Rape of undocumented sex workers going unreported in Botswana

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Mosidi Mokaeya and Tulani Ngwenya

Crimes against undocumented sex workers are going unreported, non-governmental organisation Sisonke Botswana Organisation (SBO) has said.

This is because most of the sex workers fear that once they report the crimes to the authorities, they would immediately be deported.

An estimated 200 migrant sex workers live in Gaborone and SBO says at least 10 of them have reported to have been raped by locals while some said they have been gang raped.

The perpetrators approach the victims pretending to be well meaning clients.

The cries for help came to SBO between January and November 2020.

“The women told us they often get raped. They also encounter a lot of economic abuse; this is where the client refuses to pay after the sex workers have rendered the service,” SBO spokesperson Mandla Pule told Newsworth in a recent interview.

“The sex workers have also reported enduring physical abuse from their clients resulting visible bruises.”

A snap survey revealed that the women are targeted because they are migrants who do not have anywhere to report.

The sex workers lamented that the local justice system never gives them recourse ad they are often victimised whenever they report being raped.

At the end of the day, they have to endure repeated abuse in some instances at the hand of gangs. Some have also reported being lured by some men with jobs as housekeepers only to be made sex slaves at the end without any payment.

Some victims told this publication on conditions of anonymity that the perpetrators are often ordinary looking men who pose as clients who then transport them to different locations and turn them into sex slaves.

“It is difficult to hard to differentiate at face value as clients always appear to be nice. The monster comes out when we enter their homes or hotel rooms,” said one Bridget Dube (not her real name).

Pule said they work closely with undocumented sex workers, some of them from Zimbabwe.

“Covid-19 brought us even closer as they depend on us for food and other basic necessities especially during lockdown periods. We listen to the stories of how they get raped all the time. They are afraid of deportation, so they rarely report and unfortunately, we cannot force them to do so. They depend on us for counselling services. It is also not easy for them to access health care services but we are working closely with Ministry of Health to make it easier for them. Thankfully, the ministry continues to sensitise its healthcare workers to treat them better, positive results are slowly starting to show although it’s not enough yet,” said Pule.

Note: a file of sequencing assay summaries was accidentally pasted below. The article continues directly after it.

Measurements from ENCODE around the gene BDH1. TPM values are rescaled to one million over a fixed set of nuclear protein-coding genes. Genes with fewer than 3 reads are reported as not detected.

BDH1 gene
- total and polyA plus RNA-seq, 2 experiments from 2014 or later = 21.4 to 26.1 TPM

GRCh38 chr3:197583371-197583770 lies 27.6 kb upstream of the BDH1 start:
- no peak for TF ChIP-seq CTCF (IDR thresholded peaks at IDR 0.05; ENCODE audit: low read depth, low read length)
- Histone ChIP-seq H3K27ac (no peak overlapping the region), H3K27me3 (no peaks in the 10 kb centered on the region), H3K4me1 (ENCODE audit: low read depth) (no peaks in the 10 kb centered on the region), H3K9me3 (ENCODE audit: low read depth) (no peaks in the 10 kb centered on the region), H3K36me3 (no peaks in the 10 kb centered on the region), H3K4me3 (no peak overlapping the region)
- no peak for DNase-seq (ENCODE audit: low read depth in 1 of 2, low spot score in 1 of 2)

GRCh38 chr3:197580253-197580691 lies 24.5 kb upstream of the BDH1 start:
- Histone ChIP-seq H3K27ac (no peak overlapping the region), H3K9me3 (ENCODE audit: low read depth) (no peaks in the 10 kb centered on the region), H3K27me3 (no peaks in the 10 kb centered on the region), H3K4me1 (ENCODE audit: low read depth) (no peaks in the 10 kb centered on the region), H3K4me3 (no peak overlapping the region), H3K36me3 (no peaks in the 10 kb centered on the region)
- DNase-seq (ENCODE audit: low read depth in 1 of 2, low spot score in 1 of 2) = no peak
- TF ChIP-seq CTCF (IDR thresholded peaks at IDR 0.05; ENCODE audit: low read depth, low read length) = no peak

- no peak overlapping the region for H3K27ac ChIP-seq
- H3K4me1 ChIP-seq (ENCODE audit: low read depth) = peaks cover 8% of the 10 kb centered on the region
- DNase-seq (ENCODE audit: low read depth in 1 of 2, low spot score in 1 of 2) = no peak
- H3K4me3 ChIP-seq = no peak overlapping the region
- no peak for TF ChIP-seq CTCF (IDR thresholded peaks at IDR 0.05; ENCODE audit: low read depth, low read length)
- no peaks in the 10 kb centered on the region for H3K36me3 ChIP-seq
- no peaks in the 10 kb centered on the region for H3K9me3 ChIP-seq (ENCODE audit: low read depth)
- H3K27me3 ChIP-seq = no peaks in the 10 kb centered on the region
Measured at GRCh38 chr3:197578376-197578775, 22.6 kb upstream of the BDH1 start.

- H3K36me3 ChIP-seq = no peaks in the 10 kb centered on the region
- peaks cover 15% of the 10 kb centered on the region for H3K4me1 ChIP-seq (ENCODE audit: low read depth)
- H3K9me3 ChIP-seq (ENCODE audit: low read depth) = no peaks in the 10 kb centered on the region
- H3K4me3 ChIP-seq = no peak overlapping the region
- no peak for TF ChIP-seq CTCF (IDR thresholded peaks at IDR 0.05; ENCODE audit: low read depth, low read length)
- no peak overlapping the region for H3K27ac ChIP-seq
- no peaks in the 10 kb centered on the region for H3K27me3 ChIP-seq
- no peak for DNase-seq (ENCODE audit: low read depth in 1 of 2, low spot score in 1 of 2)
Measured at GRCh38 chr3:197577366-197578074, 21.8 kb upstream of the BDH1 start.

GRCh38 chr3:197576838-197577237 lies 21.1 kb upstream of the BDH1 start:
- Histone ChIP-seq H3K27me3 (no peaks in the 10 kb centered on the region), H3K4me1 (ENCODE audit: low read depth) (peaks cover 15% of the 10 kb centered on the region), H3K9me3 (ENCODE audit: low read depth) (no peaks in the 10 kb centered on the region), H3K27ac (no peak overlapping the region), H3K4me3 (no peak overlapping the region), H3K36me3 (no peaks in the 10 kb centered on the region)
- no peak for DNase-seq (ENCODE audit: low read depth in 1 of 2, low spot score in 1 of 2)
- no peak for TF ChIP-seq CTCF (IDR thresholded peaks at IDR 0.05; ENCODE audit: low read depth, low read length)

The helpless but seemingly strong sex workers said they felt extremely vulnerable. Unfortunately, their chances of reporting as victims of such violations are minimal as they fear being deported. The money they get from their few honest customers helps them take care of their families, which is better than returning home where opportunities are few. In the end, they just push the traumas of rape to the back of their minds and soldier on.

Multiple efforts to get a comment from the Botswana Police Public Relations Office were fruitless.

Precious Moyo (not her real name) could not hold back her tears as she narrated her experiences. She said they are targeted because the perpetrators know that they cannot report. She has been living in Gaborone without documentation for the past 1 years and says it has been a harrowing experience but says she has nowhere to turn to.

Since she is an undocumented, she is worried that once she reports to the authorities then she would be deported.

“The rapists target us because they know we can never report them,” she said.

“What is going to happen to my family if I report the rapes to the police? The minute I get deported my children will lose their livelihood,” she said.

She said the bread-and-butter issues that keep undocumented migrant sex workers on the harsh streets of Gaborone far outweigh the pain that might otherwise lead a local sex worker to the police, and perhaps to ultimately bringing the rapist to book.

Moyo recounted the many times her clients have led her into gang rapes.

“At one time, a man led me to a group of 12 friends in White City, they raped me one by one and kicked me out of the yard at 2am,” she said.

Now 34, Moyo arrived in Gaborone at 20 but she vows she will stay and work for her family.

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